I just ran across this MRSA study from Vanderbilt University Medical Center that examined pregnant moms. They wanted to see for mothers who were carriers of MRSA (an antibiotic resistant form of Staph aureus bacteria), would they pass MRSA bacteria along to their baby during birth, and would their baby then become infected?
Their study showed good news for babies. They found the risk of getting a MRSA infection was lower than they thought, however more women and babies were carriers than they expected.
Here’s what the researchers did. They swabbed the nose and vagina of 500 pregnant women at regular intervals before birth and at time of delivery (a typical test for MRSA). The babies were swabbed in their nose at birth and 8 and 16 weeks of age. The swab was then tested for the presence of MRSA bacteria. This test was performed in conjunction with looking for Group B strep bacteria, which also poses a risk for newborn babies.
Results: mom’s don’t pass MRSA during birth, but later on
The researchers found that 20% of pregnant women were MRSA carriers (this doesn’t mean the mom was infected) and that 20% of babies were positive for the bacteria at 8 weeks of age. However, it didn’t appear the bacteria were transferred at birth, but by the time babies were 2 months old, they closely matched the carrier status of their mother (if the mom was a carrier, then the baby was likely to be a carrier too).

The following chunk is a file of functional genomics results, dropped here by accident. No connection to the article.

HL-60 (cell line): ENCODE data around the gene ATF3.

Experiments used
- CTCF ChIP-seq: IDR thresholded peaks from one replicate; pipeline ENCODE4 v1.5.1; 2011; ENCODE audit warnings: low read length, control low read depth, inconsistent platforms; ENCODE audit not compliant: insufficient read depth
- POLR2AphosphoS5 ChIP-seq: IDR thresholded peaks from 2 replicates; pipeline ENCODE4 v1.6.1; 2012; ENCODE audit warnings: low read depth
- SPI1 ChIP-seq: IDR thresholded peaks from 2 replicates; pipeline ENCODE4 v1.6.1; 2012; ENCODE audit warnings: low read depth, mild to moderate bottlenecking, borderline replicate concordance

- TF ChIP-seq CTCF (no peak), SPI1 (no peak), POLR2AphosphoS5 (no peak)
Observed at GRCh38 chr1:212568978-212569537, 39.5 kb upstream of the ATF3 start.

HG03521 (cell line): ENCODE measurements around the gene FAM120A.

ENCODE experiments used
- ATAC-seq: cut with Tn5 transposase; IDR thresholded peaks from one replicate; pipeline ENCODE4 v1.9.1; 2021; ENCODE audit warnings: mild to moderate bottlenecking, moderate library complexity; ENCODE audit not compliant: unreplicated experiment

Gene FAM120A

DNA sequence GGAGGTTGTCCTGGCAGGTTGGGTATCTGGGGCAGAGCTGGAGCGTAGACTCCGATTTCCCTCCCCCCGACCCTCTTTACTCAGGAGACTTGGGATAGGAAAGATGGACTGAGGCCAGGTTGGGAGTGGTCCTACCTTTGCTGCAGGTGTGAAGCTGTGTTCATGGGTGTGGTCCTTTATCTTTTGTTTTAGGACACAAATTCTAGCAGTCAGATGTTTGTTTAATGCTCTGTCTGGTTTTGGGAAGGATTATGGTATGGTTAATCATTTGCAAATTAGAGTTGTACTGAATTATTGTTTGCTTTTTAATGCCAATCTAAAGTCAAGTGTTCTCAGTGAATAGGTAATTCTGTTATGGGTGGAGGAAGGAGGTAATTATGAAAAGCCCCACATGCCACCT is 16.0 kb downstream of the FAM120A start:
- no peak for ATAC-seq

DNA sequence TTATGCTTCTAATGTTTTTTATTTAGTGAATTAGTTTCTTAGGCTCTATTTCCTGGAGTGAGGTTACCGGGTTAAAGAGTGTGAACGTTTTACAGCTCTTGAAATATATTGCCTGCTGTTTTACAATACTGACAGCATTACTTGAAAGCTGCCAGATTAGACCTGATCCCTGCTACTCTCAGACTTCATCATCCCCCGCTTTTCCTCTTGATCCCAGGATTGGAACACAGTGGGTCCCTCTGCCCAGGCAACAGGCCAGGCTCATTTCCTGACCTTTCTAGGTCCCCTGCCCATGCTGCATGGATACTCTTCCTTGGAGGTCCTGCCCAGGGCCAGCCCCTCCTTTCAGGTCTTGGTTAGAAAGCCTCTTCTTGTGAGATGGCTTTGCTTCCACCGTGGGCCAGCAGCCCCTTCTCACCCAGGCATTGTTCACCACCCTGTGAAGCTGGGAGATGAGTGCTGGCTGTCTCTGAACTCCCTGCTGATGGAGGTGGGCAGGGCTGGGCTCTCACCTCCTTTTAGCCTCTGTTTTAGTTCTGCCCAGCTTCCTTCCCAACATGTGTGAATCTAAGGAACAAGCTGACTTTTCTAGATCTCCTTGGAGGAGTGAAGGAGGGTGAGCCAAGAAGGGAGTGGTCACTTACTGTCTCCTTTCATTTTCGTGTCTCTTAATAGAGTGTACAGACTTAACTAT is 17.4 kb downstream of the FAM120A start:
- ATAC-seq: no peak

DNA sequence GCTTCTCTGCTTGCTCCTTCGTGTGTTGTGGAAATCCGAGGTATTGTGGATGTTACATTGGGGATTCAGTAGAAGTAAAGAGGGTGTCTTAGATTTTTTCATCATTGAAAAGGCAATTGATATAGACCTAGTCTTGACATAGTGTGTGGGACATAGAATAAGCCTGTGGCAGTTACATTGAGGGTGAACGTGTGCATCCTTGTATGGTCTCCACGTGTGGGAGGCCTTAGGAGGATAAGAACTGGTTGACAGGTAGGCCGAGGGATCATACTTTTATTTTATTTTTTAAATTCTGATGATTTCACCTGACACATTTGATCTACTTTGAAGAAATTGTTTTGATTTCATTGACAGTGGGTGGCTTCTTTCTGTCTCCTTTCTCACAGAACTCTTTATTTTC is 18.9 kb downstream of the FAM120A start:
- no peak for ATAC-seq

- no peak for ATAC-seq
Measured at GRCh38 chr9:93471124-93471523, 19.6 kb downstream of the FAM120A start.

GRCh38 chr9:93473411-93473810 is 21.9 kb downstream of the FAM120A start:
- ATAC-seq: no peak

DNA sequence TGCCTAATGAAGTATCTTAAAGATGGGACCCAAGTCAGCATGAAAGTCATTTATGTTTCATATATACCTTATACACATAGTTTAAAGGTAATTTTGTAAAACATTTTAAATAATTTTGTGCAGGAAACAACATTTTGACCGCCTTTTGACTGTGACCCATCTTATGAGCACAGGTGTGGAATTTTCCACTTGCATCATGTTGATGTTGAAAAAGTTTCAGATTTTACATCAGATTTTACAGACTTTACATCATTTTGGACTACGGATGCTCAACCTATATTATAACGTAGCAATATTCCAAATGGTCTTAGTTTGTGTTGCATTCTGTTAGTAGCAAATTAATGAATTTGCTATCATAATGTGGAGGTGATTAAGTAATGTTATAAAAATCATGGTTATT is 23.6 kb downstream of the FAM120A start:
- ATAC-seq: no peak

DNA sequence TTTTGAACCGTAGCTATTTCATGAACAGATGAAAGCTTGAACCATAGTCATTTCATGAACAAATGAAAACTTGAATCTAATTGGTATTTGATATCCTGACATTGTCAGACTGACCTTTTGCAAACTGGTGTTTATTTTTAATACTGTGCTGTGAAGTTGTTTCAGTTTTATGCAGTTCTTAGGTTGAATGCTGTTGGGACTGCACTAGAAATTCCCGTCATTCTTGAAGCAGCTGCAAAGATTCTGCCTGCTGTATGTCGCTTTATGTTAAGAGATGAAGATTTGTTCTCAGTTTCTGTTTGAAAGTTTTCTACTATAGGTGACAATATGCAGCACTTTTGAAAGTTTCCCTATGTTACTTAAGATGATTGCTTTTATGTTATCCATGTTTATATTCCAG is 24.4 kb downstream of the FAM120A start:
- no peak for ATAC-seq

Importantly, even though some newborns were carriers at 2 months of age, the babies rarely became infected with the bacteria. According to study author Buddy Creech M.D., “We don’t want to overreact to carriage when incidence of disease is low. A lot of babies are colonized. Twenty percent at 2 months of age is the highest rate we’ve ever seen, but in our study only two babies got disease.”
What should be done about MRSA colonization in pregnant women? According to the study author, “the best action may be no action at all”. The researchers plan to do further studies to see if newborns carrying the bacteria may have greater protection against getting infected with MRSA later in life.
Because the babies closely match their mothers in carrier status in this study, this shows the dynamic of how MRSA carriers can pass the bacteria to other family members. While it didn’t happen at birth, it did happen over time.
Carriers can transfer bacteria to others by touch or through airborne exposure to the bacteria. And of course there will be (and should be) very close contact between a mother and her child and this study shouldn’t be a reason to not have close contact with your child if you are a carrier.
The study author didn’t believe treatment was necessary. I would agree as far as not using antibiotics. I also believe it’s important to realize that when using antibiotics, they also kill off your baby’s good gut and skin bacteria which provides huge health benefits to your baby.
These good bacteria form during the first months of a baby’s life and research shows it may be difficult to normalize gut flora after exposure to antibiotics. Find out more here and at the links below: Newborns with MRSA.
Swab study shows MRSA in pregnancy may not mean much, BY: Carole Bartoo, Vanderbilt University Medical Center, 4/19/2012. http://www.mc.vanderbilt.edu/reporter/index.html?ID=12579